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The Media In Your Life Chapter 6 Newspapers


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nonmainstream media
mainstream describes the social groups with the political power to dominate a society. in the united states, the mainstream traditionally included descendents of white european christians. mainstream media cater to the interests of the mainstream groups. nonmainstream media provide news and information to less powerful social groups, which are often defined by gender, race, ethnic, or economic characteristics.
the # of copies sold by a newspaper during its production cycle (week or day)
market structure for news
the market relationship between newspapers and their buyers is based on costs, competition, and
markets are geographic areas in which businesses and consumers exchange goods and services for money. major markets include a metropolitan area and have many media choices; out-state markets are removed from metropolitan areas but are not rural and inculude some diversity in media choice; isolated markets include rural areas with limited media choices.
household penetration
the number of households subscribing to a newspaper compared to the number of potential households in an area.
public versus private ownership of newspapers
a newspaper or group of newspapers may be privately held and controlled or it may be a publicly owned company any individual may purchase shares of a public company and try to influence the direction of the company's policy. a privately held company's policies are under hte control of its private owners.
newspaper content has this when readers believe what they read.
printing an edition of a newspaper for a specific geographic area (or zone) that has content aimed at that area, usually in a specific section of the paper.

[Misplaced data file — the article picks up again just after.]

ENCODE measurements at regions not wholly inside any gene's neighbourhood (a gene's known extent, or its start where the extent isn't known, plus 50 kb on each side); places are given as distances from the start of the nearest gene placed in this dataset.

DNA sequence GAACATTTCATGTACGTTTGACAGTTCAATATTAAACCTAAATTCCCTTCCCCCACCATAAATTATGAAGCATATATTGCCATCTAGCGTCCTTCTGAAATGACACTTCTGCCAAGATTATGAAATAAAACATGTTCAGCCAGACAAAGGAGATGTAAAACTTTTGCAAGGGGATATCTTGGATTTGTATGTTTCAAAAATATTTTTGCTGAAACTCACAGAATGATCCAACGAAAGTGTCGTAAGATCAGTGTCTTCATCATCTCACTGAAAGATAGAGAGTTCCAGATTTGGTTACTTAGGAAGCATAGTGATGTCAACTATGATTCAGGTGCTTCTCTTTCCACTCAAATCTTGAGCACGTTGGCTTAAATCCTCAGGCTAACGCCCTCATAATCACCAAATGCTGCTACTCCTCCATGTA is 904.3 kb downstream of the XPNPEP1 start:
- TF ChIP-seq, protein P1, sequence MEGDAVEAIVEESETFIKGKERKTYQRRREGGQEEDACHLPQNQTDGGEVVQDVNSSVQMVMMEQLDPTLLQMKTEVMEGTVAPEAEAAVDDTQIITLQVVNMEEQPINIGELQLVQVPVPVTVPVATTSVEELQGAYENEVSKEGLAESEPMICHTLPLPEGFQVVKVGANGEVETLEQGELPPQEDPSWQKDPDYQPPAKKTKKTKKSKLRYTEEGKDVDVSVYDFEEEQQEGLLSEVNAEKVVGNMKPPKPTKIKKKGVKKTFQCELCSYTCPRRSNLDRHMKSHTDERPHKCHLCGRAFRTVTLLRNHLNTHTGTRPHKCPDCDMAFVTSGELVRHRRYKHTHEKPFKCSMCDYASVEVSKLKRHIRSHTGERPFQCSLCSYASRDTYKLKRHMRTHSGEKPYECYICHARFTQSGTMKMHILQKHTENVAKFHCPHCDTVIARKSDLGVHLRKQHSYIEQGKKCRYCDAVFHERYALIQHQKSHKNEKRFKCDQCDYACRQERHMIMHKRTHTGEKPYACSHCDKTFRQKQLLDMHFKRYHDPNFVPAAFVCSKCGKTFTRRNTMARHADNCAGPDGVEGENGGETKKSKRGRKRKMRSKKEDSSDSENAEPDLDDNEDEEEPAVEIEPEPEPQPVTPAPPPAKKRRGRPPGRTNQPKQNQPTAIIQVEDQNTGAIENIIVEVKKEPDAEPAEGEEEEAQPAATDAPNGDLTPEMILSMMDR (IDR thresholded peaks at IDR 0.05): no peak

market-oriented newspapers
this type of newspaper emphasizes using research to determine what readers and advertisers want in the newspaper
a newspaper department with an editor in charge. Most newspapers, for example, have a city and a sports blank
these are regularly covered topics of news such as police and science. reporters contact sources on a beat regularly to check for events that might be newsworthy. desks have one or more of these connected with them.
spot news
news based on one-time events such as accidents or crimes.
stories that emphasize activities of people instead of "hard news events" such as crime and disasters.
visual elements including headlines, photographs, and graphics, organized to make the newspaper interesting and easy to read.
focus groups
groups of individuals representing different interests who are assembled to discuss a topic. a form of research used to get in-depth information that is representative of an entire audience.
breakout boxes
shorter pieces of information, often direct quotes, that are connected to the larger story being covered. they are used to emphasize specific points and for design relief.
an expert on a particular topic; a person consulted because of their knowlege.

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